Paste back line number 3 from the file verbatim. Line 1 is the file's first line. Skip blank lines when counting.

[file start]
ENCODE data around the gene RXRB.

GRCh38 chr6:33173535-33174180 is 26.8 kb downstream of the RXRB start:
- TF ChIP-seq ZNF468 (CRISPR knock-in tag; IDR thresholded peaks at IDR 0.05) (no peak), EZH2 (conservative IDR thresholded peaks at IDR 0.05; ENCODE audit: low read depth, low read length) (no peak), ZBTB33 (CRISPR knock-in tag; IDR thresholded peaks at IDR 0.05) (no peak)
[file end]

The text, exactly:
- TF ChIP-seq ZNF468 (CRISPR knock-in tag; IDR thresholded peaks at IDR 0.05) (no peak), EZH2 (conservative IDR thresholded peaks at IDR 0.05; ENCODE audit: low read depth, low read length) (no peak), ZBTB33 (CRISPR knock-in tag; IDR thresholded peaks at IDR 0.05) (no peak)